Reading Skunk Removal Resources

Skunk Rehabber - Red Creek Wildlife Center: (570) 739-4393

Free Berks County Animal Services: 610-921-2348

Humane Wildlife Trappers of Reading: 570-240-4883

If you need skunk control in Reading, you have a few options. First, you can attempt to solve the skunk problem yourself by reading our do-it-yourself guide. If you need outside help, you can also call Berks County Animal Services to see if they have any free resources or help for you - however, they primarily deal with dog and cat concerns. You can also call a local Reading wildlife rehabber, as they are typically a great resource for advice that is in the best welfare of the animal. If as a last resort you must hire a professional company, we recommend Humane Wildlife Trappers of Reading at 570-240-4883. To learn more about them or check their skunk removal prices, visit

In many cases, preventative measures can solve your Reading skunk problem - keep garbage secured, pet food indoors, and most of all when it comes to skunks, secure the perimeter of your shed, porch, deck, or house with a barrier - lattice or steel mesh is good, and it keeps Pennsylvania skunks from going under the structure. If trapping and removal of the skunk is the only option you have, please do so with the help of a local agency or professional company who knows how to do it humanely and legally. Browse the resources of this site for more educational information.

Frequently Asked Questions:
Prevention: How to Keep Skunks Away
What to do with a skunk after I catch it?
Is it legal for me to trap a skunk?
How to remove skunk odor
Is a skunk active during the daytime rabid?
What does skunk feces look like?

Reading Skunk Control Information: What is a skunk's mating habits, when do they have babies, how do they raise their young?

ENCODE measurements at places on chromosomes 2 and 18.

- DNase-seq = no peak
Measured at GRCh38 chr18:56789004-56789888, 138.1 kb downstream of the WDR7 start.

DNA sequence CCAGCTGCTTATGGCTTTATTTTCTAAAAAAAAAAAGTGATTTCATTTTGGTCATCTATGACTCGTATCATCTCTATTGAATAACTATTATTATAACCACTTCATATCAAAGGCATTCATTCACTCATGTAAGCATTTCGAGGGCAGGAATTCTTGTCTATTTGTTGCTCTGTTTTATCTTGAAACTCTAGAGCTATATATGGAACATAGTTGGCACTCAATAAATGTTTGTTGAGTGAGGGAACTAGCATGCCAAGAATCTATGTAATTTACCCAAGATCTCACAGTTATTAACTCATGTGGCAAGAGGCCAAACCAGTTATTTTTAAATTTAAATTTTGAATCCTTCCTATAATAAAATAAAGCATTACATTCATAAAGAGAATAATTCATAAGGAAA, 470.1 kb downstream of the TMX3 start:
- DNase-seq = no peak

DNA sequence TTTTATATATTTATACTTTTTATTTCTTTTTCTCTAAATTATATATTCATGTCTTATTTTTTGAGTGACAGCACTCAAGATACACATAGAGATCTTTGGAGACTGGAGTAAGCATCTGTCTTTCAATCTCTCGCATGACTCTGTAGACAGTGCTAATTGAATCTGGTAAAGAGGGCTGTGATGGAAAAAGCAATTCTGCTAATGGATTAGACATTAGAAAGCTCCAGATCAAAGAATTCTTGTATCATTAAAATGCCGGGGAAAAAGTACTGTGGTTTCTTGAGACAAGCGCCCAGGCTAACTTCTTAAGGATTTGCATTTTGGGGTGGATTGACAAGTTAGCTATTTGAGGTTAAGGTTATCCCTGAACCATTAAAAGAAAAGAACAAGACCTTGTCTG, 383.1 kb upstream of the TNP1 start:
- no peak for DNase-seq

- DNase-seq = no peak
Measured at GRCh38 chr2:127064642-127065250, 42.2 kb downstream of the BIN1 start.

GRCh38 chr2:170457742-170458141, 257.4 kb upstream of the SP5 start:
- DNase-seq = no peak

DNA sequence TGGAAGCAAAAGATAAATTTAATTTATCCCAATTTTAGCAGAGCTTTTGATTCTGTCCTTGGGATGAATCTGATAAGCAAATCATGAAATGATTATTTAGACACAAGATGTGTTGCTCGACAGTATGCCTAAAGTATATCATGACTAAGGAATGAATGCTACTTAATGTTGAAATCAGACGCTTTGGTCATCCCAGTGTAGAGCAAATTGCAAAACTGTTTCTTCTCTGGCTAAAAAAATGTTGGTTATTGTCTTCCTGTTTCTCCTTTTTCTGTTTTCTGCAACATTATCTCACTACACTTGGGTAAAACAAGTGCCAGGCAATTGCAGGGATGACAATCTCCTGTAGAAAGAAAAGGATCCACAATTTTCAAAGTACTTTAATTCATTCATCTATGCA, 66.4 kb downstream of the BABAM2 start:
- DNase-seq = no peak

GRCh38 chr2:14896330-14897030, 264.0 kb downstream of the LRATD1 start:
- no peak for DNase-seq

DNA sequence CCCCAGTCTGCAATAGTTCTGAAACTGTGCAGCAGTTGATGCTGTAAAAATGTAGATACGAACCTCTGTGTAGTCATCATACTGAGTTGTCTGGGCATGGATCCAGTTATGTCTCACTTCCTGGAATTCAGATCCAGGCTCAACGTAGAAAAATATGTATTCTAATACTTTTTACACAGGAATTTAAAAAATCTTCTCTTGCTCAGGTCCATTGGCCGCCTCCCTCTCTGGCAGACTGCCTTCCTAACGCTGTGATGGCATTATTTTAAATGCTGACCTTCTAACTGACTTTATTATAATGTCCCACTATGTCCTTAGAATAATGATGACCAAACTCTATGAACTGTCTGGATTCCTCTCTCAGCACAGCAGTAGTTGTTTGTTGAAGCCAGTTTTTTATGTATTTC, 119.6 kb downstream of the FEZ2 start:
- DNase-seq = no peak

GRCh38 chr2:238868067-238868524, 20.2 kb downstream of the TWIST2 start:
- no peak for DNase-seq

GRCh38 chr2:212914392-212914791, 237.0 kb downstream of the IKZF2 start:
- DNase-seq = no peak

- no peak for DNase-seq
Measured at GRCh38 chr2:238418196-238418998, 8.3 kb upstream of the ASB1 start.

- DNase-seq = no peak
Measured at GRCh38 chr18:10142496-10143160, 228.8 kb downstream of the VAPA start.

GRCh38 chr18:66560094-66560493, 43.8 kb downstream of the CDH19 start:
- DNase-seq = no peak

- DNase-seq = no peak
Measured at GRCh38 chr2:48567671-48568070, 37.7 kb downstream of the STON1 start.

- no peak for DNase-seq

The meeting seasons of skunks stretch from February throughout the ending of March. This means that sometimes during this period residents may observe some well-known smell wafting all around as well as enlarged sightings of skunks' bushy black tails bustle for cover. This is a sign that the skunks are mating. In early February the male skunks begin rolling looking for female skunks for mating, in fact, they can travel more than 10 kilometers during the mating season but on the normal life they can only walk for a kilometer or two.

In the mating season, the females have a habit of producing some aroma to repel their rejected suitors, after the romance, the male skunks will come running, and they will romance and mate. However, their mating period is very short. Later baby skunks will be born. Nevertheless, these young ones will depend on the exact season when the mother skunk was born and harshness of the weather. A minor winter with petite snow on the ground force the male skunks come early February. Centrally very harsher winters can postpone push forward the male skunks. The Yearling female skunks which were born previous year, won't yet be ready to mate until March or April.

Gestation period

The gestation period of a skunk takes between 60 to 75 days. Bay skunks are born in litters of about fifteen kittens. All the kittens which were conceived in the early days of the mating season are born in the first days of May. On the other hand, Kittens born to yearling mothers which get conceived in the course of April are born at the end of June.

After the young ones have been born, the male skunks the do not concentrate much on their young ones; they do not cycle feed or rare their kids. On birth, the young people are always pink with black faint and white traces and tiny fur or without. Also, they are blind from the birth date until they three weeks old at the eight-days the kittens produces some mask which can't allow them to see. This state is critical and gives other parts of its body to grow. When they are eight days old, they cannot spray intruders until they are about three weeks old or more

Remember, for free services you can try (570) 739-4393 or 610-921-2348, but if you need to pay for professional help, check the prices at the website. Or follow our do-it-yourself guide!